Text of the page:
WHAT IT IS WHAT IT AINT (tell me what to do)

Who doesn’t like to read a magazine on the toilet? At our house, we have filtered through several of different subscriptions over the past couple of years. We got a cheap offer for Time Out New York and W magazines right when we moved to Brooklyn, but after a year of receiving them we realized that they made us feel empty, and so we upgraded to Vanity Fair and Interview. Vanity Fair and Interview each have a way of being trashy and superficial that somehow seems informative, and novel, as opposed to the previous two which left us feeling like we never were able to locate the pages that contained the actual articles. On a recent trip to the bathroom, I was looking at a fashion spread in Interview called something like Teen Spirit. For some reason I found it really hard to register the images in the spread. It was somehow really difficult to find the focal point of each picture. All the elements in the photos (teenage models, in clothes, surrounded by stuff) seemed very peripheral. Girl standing in the corner in dim light and a bunch of junk on the floor. I realized after flipping back and forth several times that this was obviously the intention of the art director or whoever puts a fashion spread together, and that whoever this person is must be a lot more in tune with what the world looks like right now than I happen to be.

I don’t know what the world looks like, because for many years I have preferred to pay more attention to my utopian vision of what things could be, as opposed to what they might actually be right now. I know that no lens is perfectly clear, but I think that all my friends will confirm that my perception tends towards aggressive optimism. Here is an example: if I have a friend who is an artist, but who hasn’t been pursuing their work as diligently as they might, I tend to keep a sort of vigil in my mind, a little mystical cave in my head where I imagine that person fleshing out their work, and becoming productive and successful. And I will also tell the person every time I see them about what I can imagine them doing with their work, and how much I believe in them, and how much I really love all the work that they have already made (in my mind). Very recently, after a series of sobering events (a death, a pregnancy, a haircut) I became aware of the how much creative license I take every day with the facts. It’s staggering. I have been holding my little vigils of belief in what I think things could or should become, and meanwhile there is whole reality of what things actually are, which I am not even able to see. Recognizing the extent to which my perception is altered by my fantasy visions has totally freaked me out.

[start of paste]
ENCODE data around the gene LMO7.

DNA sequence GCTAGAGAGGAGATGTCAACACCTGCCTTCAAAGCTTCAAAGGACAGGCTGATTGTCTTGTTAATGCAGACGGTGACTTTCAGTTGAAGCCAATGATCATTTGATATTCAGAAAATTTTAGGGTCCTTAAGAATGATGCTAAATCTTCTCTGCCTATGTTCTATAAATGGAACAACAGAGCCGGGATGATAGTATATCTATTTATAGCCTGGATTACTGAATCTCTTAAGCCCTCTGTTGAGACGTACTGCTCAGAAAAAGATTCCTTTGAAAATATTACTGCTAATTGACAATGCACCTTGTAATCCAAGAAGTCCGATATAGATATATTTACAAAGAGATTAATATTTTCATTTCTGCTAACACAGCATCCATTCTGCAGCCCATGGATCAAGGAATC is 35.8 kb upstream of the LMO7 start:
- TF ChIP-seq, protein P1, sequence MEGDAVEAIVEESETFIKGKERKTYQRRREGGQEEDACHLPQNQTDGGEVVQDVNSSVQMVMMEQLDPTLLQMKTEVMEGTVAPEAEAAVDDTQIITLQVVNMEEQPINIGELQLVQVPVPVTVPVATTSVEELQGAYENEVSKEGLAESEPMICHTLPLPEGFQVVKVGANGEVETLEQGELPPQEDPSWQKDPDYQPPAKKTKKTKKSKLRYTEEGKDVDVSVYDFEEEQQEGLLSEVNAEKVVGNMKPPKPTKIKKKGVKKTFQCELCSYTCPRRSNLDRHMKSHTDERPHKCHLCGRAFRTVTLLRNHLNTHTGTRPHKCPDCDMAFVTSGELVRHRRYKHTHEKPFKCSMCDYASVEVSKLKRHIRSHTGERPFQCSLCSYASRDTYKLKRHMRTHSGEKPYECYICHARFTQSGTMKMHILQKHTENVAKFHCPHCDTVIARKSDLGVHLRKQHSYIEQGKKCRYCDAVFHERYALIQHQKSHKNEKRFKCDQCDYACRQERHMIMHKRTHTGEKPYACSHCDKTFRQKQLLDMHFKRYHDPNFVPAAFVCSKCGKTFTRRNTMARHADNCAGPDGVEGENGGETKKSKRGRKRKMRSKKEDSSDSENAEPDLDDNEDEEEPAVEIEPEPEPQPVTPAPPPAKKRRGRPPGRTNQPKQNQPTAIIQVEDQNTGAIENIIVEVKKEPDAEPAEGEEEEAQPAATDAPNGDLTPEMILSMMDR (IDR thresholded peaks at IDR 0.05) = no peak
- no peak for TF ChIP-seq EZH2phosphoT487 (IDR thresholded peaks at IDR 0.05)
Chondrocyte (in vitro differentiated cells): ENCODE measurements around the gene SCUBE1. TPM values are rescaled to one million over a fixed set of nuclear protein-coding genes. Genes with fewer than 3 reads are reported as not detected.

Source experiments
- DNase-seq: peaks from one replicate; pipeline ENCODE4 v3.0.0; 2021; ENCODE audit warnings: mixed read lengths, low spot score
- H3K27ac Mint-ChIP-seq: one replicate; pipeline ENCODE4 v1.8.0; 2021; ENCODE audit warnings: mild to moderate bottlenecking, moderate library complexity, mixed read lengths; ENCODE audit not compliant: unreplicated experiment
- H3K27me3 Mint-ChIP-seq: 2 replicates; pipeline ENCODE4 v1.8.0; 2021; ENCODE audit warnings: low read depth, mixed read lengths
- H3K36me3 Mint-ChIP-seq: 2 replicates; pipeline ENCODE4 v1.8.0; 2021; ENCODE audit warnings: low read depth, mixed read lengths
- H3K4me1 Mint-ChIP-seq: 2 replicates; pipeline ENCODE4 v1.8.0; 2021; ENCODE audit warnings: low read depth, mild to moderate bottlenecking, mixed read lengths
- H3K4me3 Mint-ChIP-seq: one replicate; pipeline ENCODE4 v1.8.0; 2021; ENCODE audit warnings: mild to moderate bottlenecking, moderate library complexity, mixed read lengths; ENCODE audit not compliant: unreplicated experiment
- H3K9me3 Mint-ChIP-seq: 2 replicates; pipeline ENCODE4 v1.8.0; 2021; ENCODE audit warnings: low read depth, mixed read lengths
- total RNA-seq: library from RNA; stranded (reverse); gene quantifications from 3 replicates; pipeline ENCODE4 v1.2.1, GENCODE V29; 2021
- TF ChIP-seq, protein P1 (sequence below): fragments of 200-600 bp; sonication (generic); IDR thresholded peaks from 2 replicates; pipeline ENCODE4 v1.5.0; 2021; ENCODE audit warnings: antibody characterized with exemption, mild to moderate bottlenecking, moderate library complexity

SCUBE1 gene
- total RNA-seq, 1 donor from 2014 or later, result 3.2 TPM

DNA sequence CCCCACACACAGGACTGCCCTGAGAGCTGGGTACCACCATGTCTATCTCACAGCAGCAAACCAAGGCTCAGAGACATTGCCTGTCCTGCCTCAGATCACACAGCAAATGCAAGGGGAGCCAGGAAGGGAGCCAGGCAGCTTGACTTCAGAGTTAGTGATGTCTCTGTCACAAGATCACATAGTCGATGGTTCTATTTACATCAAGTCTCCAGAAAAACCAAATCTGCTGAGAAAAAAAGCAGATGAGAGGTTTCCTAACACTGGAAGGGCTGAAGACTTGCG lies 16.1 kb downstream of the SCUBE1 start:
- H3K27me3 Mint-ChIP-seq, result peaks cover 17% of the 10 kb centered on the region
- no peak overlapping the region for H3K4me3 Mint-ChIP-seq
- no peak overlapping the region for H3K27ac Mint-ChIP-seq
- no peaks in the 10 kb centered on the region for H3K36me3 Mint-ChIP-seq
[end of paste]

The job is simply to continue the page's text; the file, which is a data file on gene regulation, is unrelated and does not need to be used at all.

I think that historically, I would look at something and add an additional 20% of possibility on top of whatever the thing is. The broken chair = almost fixed. That girl who is always kind of rude = just insecure, and probably nice on the inside. So, with the current drastic budget cuts to my optimism, that is an immediate change across the board, resulting in one fifth of my view of the world being drastically altered. It’s like being suddenly infused with 20% proof of alcohol. Or maybe, rather, having always been constantly 20% drunk, and suddenly facing the world with no blurring agents. It is a little bit uncomfortable. What makes it worth it? REASON IT’S WORTH IT #1: Working all the time to see things as different than they actually are is exhausting, I have realized after the fact. It’s so much work for me to keep up my friends’ art careers, I think that if I give that up, I might have more time to bake pies and volunteer with the kids. And to deal with the facts as they may be. REASON IT’S WORTH IT #2: It turns out reality is pretty interesting. When I can manage to keep my eyes open, I get to see all sorts of things that I could certainly never have dreamed up on my own.

After I had my reality realization, I stumbled into the Museum of Modern Art, where performance artist Marina Abromovitch is sitting in a chair for three months, every day, and letting whoever wants to come up and sit across from her. The title of the piece is “The Artist is Present”, and when you walk into the room you can feel it, she really is. I immediately started to cry when I first walked in, because the feeling is so strong, she is really there, and ready to pay attention to whatever anyone brings to her. INTENSE.

May 27, 2010

  1. noah

    khaela
    you are getting old!
    i don’t mean that in the chronological sense, but rather that getting old/maturing is when you finally start to look at reality as a limited number of realistic options as opposed to endless possibility. being an artist for a living probably gave you the luxury of seeing the possibility in everything for a lot longer than many of us get to.
    i hope your newfound outlook ends up suiting you, as it did for townes van zandt, and not ruining you, as it did for tom gabel.
    it can definitely make your art stronger. it will almost certainly make your life more fulfilling on some levels. good luck.
    ps:
    beautiful c3po mask photo.

  2. station agent

    This post articulated a concept I have been thinking along the lines of but had yet to flesh out. That’s one of the things you do so well. Thanks.

  3. Joe Maricich

    Who’s the evil looking guy with the monicle?
    Don’t let reality change your view. How do you think that I keep my spirit up? By not facing reality to it’s fullest. Ya gotta keep dreaming alive.

    Of course, your mother may take exception to this part of my personality.

    xoxoxo

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